Today, two books today about artists. Louise Bourgeois, of French and American heritage, was born into a family of restorers - of tapestries. As she watched her mother work diligently at the work she loved to do, Louise noted her great love and patience. In fact, she imagined her mother a spider, with each of the traits that make them so unique.
"She loved to work in the warm sun, her needle rising and falling beside the lilting river, perfect, delicate spiderwebs glinting with caught drops of water above her."
Louise lived a creative life filled with drama and often sadness. She learned the art of restoration at her mother's side, starting when she was 12. Her father did not work with tapestries, and was often absent. A move to Paris led to mathematical studies. She loved the order inherent in the work she was doing. While there studying her mother died suddenly, leaving Louise without her best friend.
She then applied all that she had learned so far to her art. It led to sculpture and her concentration on spiders made from varied materials - bronze, steel, and marble. Spiders reminded her again of her mother - "a repairer of broken things.' She continued working ...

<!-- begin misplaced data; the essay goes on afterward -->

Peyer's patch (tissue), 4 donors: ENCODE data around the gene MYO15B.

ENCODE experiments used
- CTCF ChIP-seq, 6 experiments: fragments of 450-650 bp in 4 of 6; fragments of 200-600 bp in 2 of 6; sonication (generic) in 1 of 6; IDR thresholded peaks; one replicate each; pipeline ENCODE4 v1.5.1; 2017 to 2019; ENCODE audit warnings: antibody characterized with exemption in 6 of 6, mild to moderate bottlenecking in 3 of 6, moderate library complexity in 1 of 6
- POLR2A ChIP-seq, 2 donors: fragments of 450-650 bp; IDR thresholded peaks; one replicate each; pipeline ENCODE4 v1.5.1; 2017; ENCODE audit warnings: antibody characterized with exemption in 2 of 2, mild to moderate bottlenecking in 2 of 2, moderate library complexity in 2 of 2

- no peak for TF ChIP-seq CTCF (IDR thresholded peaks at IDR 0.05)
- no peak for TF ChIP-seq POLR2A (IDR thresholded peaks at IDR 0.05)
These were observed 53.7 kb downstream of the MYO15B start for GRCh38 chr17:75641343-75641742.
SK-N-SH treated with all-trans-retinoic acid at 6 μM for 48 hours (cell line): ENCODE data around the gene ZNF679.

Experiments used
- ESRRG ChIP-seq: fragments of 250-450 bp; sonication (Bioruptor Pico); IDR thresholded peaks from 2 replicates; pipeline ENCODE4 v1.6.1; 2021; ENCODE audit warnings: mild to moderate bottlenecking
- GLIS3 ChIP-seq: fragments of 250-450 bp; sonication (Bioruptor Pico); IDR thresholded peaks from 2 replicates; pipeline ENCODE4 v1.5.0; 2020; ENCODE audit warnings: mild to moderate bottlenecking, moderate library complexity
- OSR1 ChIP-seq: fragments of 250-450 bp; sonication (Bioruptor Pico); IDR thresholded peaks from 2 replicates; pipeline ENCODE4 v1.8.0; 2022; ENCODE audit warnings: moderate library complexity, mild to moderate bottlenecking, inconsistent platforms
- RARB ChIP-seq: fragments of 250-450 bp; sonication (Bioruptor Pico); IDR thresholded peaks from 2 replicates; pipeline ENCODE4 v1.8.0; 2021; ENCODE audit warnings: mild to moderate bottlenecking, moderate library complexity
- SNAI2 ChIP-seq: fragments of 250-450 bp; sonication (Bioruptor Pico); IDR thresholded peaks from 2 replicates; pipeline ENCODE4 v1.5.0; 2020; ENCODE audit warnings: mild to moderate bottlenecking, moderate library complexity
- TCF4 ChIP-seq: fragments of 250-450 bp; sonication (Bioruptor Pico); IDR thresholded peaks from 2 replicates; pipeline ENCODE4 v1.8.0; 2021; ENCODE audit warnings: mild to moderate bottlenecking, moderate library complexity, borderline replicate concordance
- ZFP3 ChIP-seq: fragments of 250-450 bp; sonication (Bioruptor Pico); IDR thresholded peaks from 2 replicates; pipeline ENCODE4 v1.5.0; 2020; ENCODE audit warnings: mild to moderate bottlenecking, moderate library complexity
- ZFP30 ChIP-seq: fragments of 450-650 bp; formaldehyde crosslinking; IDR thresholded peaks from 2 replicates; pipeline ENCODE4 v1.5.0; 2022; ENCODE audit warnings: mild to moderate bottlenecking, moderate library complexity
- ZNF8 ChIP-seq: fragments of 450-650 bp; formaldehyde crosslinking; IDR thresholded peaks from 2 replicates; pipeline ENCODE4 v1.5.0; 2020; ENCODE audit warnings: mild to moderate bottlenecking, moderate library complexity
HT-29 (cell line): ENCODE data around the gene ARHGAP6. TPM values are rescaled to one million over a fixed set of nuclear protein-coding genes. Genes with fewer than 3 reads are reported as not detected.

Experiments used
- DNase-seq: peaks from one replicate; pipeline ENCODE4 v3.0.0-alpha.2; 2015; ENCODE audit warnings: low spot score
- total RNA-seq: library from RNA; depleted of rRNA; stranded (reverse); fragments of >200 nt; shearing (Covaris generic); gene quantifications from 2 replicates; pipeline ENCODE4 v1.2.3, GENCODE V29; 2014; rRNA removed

"With the remaining fabric of her life,
Louise wove together a cloth lullaby.
She wove the river that raised her -
Maternal pinks, blues in watery hues.
She wove a mother sewing in the sun,
A girl falling asleep beneath the stars,
And everything she ever loved."
And speaking of artists - Isabelle Arsenault uses all of her many magnificent talents in mixed media collages to fully complement Amy Novesky's exquisite language and bring attention to the color, scope and influences that dominate Ms. Bourgeois' life's work.
An author's note is included, as well as archival photographs, quotes and sources.